We cannot continue on a path of leadership that is in any way less than effective. Therefore, it is time for a new direction. It is time to invest in our transport and technology infrastructure, building roads, rail, airports and seaports to allow the free flow of people, goods and services. These are the incentives that attract foreign direct investment. We must harness the power of technology to effectively deliver social, educational and healthcare services.
Educating our citizens with knowledge and skills needed to compete in a global economy will create a better future for us and in time, propel our country to greater heights. We must toil and cultivate our land, use new farming tools to increase our harvest and turn our country into a food exporting nation. It is time to invest in cost effective, reliable and renewable energy that power our industries, homes and machinery – so that our country can once again become the illuminating light of hope in Africa.
These goals may seem lofty, yet they are achievable. To accomplish them, we must start with changing the mindset of our people. Put an end to the idea of blaming others for our missteps and failures. No longer can this be an excuse! We need to usher in a new era of optimism and personal responsibility. Unyielding determination to rebuild and transform our country must replace the old order of thinking.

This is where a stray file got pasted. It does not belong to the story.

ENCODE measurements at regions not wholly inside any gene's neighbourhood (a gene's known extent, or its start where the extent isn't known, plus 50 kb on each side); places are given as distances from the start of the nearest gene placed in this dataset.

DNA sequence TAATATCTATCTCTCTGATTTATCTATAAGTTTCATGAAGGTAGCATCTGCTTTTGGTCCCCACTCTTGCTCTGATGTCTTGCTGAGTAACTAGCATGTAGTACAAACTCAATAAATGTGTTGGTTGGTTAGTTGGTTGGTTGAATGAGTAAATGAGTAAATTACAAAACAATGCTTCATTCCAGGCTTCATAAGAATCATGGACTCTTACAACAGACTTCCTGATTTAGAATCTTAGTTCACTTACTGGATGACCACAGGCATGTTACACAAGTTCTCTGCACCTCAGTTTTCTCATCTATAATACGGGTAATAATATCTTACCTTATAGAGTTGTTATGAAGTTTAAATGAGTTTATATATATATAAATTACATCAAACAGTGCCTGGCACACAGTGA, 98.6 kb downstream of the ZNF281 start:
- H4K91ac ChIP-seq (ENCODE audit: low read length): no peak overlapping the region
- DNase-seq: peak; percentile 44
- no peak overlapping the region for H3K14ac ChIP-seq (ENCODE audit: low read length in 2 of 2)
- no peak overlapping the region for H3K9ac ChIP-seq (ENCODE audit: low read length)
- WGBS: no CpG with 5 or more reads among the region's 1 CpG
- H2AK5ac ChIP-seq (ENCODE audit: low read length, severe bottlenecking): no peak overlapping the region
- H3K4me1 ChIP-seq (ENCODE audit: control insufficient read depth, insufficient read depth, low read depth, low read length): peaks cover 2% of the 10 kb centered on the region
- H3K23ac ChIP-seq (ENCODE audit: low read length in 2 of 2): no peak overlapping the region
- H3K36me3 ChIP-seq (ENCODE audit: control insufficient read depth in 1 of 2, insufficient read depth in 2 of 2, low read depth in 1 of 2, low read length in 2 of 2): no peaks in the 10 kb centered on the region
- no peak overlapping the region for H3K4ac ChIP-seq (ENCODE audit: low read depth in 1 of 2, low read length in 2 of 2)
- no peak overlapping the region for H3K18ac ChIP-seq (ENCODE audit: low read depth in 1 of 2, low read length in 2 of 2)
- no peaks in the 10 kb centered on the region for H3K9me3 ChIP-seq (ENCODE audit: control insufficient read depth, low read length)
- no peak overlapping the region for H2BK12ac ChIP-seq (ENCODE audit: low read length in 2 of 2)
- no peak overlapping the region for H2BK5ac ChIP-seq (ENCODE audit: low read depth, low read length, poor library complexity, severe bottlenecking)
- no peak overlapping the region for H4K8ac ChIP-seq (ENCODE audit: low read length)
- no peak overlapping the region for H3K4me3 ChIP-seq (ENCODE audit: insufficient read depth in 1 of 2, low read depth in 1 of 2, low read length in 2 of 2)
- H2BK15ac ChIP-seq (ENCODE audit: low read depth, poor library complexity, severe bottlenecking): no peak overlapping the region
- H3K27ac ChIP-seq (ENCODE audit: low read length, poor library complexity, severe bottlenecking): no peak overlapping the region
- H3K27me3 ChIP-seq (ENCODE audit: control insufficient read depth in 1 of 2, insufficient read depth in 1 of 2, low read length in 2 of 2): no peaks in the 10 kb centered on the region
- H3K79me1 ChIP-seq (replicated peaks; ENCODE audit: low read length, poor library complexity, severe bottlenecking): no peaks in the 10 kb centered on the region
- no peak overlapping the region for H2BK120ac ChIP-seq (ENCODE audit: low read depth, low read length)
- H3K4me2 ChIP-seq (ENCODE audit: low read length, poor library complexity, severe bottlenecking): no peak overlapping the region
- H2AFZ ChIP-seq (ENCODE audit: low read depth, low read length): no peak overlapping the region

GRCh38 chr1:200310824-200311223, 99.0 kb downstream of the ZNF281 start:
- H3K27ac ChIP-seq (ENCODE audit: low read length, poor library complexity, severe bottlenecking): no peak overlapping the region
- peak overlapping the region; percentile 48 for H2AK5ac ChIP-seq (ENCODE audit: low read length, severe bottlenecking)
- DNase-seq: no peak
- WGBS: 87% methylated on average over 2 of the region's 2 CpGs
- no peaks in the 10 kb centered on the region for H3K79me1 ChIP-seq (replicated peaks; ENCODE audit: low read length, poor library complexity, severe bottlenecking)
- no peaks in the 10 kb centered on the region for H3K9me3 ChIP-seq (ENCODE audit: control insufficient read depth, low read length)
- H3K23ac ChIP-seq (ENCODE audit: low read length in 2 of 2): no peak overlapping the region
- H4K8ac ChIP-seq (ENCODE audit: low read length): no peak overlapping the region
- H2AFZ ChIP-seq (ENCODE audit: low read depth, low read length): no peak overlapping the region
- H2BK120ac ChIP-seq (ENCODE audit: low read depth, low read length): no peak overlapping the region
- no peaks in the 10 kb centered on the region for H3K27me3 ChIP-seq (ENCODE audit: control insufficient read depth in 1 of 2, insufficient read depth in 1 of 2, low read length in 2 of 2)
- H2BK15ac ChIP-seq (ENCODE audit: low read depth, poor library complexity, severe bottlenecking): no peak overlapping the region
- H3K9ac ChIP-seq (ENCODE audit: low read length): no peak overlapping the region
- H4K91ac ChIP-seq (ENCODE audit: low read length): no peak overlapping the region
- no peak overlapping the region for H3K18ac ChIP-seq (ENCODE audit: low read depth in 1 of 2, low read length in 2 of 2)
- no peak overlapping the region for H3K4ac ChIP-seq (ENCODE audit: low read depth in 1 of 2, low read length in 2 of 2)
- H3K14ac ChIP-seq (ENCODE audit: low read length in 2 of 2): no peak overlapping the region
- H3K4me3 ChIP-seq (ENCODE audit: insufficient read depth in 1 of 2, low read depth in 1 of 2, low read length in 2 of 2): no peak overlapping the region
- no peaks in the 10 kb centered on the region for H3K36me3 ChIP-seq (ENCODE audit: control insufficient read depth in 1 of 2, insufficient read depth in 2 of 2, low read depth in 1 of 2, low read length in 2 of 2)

We need to redefine our relationship with other countries by focusing on building strategic alliances. We should approach our partners with clearly defined project proposals – proposals that communicate our value. This in time will help us break the cycle of aid dependency and transform our country from one with urgent needs to one of prosperity – one that is a success story in Africa.
Ladies and gentlemen, as we celebrate our country’s 50th independence anniversary, I want us all to please remember that the task of rebuilding our country does not lie in the hands of the NGO’s and those charitable organizations whose aim is to save humanity through helping the poor and the needy. The responsibility of rebuilding our country lies squarely in the hands of the people right here tonight. It lies in the hands of Sierra Leoneans out in the Diaspora and Sierra Leoneans back home.
The success of our country’s mission lies in our ability to come together as people of one country working together hand in hand to achieve the goal of rebuilding and transforming our country and make it a better place for all.
Long Live Sierra Leone
By Hassan Jalloh, USA
Hassan Jalloh is the CEO/President – Voice Data Solutions. Jalloh founded Voice Data Solutions, LLC, an IT Services company located in Montgomery County, Maryland that provides high quality IT support service solutions to government and local businesses in the Washington DC area in a cost effective manner.
He has over 12 years experience in the Information Technology sector, working for both private and government agencies in the United Kingdom and USA. Education: BSc. Hon Applied Computing, Leeds Metropolitan University, United Kingdom, and MSc. Information Systems Management. United States.